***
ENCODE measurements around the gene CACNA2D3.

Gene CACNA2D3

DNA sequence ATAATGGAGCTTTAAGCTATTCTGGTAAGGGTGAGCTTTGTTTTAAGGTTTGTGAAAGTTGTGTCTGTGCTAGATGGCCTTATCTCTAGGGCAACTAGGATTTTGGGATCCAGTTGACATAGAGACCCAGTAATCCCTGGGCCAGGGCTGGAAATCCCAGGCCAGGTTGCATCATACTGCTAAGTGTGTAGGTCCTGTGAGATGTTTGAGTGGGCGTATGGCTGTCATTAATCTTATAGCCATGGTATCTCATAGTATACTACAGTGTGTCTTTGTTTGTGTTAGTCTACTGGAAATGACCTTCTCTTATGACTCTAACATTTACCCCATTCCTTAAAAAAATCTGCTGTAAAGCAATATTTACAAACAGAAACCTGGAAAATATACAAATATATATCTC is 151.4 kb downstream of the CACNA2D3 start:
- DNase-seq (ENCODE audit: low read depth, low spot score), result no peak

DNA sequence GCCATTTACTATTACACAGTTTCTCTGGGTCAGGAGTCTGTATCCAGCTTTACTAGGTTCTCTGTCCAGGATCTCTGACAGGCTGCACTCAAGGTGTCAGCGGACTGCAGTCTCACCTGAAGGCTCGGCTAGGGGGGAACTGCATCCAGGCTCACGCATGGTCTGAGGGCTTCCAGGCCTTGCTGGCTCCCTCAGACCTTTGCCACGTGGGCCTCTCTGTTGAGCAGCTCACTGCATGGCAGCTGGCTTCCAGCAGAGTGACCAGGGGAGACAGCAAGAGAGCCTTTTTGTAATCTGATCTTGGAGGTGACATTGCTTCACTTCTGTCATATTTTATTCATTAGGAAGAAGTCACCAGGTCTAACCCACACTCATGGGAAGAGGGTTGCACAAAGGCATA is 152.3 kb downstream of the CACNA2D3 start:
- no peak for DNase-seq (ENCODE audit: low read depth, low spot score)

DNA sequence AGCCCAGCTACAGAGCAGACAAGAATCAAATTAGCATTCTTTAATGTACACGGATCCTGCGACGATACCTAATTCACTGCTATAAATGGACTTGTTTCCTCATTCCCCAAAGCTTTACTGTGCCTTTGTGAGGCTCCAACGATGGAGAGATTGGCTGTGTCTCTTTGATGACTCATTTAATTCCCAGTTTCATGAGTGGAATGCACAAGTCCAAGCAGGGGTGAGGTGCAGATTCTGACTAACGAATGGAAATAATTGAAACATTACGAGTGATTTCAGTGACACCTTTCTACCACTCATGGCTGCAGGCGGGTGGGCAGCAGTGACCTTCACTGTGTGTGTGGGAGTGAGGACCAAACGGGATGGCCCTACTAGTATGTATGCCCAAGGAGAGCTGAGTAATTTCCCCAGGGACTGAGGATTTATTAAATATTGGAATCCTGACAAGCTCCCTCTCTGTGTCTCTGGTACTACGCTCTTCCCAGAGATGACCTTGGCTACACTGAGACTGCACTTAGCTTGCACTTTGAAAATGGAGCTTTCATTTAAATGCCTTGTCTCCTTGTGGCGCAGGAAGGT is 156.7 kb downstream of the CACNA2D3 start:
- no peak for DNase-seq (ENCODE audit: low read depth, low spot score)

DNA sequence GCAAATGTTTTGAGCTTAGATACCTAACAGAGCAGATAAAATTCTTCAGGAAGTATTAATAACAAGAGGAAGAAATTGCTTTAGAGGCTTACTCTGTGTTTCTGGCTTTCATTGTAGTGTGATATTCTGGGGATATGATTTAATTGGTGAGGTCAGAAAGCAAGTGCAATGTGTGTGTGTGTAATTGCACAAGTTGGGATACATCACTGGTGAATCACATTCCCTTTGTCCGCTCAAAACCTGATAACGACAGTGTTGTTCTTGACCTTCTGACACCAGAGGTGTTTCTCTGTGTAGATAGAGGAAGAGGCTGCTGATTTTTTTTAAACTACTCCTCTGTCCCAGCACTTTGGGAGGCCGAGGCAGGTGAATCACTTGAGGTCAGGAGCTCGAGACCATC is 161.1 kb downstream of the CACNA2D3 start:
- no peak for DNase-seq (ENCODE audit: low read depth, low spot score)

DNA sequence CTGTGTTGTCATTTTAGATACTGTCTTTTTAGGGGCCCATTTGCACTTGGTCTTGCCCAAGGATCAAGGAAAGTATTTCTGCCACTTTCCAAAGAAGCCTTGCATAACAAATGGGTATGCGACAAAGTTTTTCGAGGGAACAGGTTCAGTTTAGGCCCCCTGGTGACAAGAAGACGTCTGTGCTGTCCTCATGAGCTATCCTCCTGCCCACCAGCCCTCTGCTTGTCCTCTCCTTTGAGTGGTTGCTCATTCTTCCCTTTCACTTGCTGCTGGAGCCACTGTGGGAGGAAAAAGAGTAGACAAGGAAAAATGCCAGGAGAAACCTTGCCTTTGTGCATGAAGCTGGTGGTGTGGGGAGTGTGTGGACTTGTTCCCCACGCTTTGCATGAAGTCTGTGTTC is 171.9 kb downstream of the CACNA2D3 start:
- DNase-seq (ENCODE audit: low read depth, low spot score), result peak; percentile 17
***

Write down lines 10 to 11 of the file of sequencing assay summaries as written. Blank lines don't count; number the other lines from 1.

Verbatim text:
- no peak for DNase-seq (ENCODE audit: low read depth, low spot score)

DNA sequence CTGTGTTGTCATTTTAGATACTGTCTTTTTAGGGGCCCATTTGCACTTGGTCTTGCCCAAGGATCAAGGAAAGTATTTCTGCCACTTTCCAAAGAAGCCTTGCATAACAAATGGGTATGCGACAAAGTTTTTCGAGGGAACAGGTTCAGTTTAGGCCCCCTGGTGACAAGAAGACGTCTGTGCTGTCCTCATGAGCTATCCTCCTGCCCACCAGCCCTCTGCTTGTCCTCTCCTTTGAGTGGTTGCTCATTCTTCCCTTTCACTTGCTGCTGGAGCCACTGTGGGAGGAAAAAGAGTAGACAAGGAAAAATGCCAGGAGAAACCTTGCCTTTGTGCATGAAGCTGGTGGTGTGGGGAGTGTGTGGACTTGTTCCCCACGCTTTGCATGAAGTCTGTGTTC is 171.9 kb downstream of the CACNA2D3 start: